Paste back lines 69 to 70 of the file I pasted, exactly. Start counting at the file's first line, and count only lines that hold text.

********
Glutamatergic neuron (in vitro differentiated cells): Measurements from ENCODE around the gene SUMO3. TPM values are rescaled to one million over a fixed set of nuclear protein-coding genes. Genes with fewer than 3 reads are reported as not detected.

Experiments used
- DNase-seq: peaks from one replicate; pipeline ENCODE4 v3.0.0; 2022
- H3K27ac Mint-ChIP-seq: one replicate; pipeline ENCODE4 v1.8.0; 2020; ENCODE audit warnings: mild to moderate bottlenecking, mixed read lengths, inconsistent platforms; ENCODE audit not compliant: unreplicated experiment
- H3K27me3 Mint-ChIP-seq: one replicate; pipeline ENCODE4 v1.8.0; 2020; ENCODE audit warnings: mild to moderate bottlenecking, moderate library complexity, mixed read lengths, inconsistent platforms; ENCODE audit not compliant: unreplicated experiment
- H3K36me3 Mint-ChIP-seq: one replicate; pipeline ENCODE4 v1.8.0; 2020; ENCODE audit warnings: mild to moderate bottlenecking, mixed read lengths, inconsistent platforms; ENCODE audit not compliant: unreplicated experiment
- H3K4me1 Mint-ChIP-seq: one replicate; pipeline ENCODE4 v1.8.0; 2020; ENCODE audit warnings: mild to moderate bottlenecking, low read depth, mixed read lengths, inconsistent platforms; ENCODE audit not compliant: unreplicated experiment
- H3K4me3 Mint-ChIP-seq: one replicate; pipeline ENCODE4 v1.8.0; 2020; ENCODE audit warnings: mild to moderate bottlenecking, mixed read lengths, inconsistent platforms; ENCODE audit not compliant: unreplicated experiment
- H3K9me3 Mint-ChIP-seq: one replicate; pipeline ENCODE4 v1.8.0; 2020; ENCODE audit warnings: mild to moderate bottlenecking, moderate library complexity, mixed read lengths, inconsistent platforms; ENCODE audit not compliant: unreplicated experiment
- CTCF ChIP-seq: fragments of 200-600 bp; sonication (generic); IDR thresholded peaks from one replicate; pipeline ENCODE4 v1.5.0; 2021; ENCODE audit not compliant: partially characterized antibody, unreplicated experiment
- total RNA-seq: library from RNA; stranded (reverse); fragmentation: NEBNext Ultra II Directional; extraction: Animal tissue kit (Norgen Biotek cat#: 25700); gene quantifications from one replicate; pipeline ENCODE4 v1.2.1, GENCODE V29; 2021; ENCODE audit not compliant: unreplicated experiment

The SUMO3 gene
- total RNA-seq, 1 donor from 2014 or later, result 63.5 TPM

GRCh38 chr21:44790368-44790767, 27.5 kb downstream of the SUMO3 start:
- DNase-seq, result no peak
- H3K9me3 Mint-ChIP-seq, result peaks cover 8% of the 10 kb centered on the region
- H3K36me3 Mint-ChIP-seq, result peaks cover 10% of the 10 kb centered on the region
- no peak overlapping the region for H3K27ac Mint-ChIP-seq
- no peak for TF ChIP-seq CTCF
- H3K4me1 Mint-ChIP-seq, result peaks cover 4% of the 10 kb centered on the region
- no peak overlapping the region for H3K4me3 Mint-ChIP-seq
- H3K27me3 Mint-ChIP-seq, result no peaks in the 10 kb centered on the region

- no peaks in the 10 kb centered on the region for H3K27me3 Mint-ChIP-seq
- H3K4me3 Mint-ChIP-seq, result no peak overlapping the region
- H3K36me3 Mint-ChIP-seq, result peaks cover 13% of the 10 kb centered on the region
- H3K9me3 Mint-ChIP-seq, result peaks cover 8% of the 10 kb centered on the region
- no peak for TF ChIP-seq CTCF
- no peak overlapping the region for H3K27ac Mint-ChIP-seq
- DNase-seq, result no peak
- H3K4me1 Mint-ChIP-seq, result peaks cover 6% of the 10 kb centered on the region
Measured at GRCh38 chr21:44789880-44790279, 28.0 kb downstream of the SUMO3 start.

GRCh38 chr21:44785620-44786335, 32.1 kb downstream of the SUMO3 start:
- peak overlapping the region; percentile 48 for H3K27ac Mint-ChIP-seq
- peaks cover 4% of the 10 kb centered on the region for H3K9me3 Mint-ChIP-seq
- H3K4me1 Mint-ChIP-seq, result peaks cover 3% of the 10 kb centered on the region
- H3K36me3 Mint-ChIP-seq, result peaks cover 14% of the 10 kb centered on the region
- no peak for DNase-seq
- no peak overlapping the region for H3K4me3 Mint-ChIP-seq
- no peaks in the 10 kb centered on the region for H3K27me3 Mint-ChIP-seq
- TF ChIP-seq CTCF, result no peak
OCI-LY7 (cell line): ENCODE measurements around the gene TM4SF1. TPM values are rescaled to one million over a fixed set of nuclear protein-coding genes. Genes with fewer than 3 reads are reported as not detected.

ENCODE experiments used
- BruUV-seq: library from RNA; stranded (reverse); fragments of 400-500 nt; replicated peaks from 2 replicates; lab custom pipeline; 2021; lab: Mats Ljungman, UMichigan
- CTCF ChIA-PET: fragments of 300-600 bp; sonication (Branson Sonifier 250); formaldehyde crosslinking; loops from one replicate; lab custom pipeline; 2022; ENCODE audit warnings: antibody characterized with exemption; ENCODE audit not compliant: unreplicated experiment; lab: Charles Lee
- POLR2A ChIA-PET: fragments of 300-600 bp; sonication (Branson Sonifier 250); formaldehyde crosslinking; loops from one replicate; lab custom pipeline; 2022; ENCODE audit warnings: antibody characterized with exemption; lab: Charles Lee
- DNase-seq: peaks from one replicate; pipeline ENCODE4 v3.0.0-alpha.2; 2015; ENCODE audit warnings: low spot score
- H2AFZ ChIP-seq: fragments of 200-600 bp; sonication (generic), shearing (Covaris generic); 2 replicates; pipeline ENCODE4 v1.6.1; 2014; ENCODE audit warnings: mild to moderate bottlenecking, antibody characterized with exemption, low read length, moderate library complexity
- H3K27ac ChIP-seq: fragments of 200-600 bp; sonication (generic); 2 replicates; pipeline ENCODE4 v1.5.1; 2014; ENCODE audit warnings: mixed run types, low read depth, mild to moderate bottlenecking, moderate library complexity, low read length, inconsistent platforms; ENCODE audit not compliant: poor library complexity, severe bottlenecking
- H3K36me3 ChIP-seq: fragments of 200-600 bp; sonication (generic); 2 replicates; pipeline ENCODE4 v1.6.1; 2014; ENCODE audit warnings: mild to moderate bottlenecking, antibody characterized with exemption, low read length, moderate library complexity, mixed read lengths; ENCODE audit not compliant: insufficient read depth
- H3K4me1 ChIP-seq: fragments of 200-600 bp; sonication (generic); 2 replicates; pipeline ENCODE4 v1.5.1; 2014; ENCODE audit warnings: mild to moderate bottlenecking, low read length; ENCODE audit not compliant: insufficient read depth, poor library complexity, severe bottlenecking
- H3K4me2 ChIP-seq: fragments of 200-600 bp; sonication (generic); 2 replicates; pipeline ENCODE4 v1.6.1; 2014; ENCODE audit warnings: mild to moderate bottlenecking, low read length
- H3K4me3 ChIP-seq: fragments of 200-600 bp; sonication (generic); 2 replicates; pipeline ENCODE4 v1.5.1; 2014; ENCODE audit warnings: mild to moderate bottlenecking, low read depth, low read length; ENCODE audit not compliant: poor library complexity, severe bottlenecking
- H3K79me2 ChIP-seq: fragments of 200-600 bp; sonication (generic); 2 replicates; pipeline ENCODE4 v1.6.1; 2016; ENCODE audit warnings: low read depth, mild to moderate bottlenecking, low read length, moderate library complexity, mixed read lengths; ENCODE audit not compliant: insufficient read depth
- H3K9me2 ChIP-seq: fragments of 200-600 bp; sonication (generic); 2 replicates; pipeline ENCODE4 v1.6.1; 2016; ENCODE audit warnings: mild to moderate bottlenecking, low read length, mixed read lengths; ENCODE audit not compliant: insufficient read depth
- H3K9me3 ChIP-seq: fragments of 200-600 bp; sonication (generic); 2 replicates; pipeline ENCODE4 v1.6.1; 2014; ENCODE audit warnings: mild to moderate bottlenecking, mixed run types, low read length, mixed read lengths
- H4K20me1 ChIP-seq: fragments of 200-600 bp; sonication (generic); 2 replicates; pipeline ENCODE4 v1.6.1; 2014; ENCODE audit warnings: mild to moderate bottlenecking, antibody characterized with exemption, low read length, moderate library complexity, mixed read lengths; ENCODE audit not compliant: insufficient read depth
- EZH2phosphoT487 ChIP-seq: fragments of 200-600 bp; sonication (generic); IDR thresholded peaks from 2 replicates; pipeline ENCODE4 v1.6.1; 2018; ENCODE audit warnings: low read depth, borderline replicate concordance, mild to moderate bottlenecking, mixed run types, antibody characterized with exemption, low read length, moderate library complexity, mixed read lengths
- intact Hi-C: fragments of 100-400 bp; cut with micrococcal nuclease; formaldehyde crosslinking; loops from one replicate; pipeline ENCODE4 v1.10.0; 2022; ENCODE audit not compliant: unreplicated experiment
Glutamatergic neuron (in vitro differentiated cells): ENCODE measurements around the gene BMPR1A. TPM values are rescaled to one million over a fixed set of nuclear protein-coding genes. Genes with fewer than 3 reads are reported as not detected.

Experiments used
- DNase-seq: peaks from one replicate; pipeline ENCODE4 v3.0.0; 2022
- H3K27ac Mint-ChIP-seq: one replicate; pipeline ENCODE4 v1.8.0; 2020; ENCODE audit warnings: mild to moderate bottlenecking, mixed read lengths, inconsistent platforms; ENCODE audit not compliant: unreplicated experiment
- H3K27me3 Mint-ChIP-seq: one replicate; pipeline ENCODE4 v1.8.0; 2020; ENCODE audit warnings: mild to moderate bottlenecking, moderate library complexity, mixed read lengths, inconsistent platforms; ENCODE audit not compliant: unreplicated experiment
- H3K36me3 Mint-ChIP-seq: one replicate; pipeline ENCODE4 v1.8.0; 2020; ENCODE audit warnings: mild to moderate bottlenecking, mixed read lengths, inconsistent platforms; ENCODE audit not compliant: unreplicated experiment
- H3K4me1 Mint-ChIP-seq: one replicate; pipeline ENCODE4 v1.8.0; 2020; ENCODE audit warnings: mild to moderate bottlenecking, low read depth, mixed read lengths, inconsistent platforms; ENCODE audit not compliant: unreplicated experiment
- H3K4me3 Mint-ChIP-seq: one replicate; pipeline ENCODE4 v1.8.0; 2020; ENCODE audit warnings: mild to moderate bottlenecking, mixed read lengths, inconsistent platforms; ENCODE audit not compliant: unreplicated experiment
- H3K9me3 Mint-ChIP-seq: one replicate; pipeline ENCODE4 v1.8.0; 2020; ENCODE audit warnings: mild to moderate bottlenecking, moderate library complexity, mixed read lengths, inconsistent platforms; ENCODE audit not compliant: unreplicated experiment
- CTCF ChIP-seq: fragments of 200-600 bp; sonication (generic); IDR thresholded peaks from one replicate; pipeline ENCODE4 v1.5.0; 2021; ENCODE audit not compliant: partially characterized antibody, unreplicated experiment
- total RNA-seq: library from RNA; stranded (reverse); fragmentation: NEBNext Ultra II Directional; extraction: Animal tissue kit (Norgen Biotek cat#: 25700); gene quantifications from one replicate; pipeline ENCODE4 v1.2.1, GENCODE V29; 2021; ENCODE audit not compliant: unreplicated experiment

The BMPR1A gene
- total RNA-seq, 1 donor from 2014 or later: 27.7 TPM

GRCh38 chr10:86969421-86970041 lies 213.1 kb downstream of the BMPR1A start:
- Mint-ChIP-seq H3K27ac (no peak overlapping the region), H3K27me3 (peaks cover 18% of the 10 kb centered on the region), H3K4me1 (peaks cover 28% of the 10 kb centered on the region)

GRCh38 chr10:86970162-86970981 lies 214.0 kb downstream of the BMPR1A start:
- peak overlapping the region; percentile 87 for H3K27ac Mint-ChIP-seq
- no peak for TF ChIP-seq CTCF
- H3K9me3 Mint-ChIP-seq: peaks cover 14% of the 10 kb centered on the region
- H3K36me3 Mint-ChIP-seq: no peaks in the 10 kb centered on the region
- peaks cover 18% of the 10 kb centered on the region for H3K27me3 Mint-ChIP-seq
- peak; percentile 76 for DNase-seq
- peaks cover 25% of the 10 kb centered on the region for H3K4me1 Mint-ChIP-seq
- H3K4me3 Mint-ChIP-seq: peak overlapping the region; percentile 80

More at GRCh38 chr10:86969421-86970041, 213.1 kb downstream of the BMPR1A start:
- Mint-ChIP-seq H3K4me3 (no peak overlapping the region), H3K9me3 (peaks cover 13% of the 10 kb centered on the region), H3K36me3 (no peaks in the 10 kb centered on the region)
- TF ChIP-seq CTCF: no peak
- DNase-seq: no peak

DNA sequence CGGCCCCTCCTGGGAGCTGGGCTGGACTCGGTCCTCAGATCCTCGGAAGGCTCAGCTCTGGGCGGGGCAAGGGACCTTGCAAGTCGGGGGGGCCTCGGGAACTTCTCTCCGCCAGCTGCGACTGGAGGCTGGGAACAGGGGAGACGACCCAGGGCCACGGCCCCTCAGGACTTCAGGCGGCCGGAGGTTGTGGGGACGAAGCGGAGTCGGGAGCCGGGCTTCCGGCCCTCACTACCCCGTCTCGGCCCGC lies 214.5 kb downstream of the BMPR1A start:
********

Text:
- total RNA-seq: library from RNA; stranded (reverse); fragmentation: NEBNext Ultra II Directional; extraction: Animal tissue kit (Norgen Biotek cat#: 25700); gene quantifications from one replicate; pipeline ENCODE4 v1.2.1, GENCODE V29; 2021; ENCODE audit not compliant: unreplicated experiment

The BMPR1A gene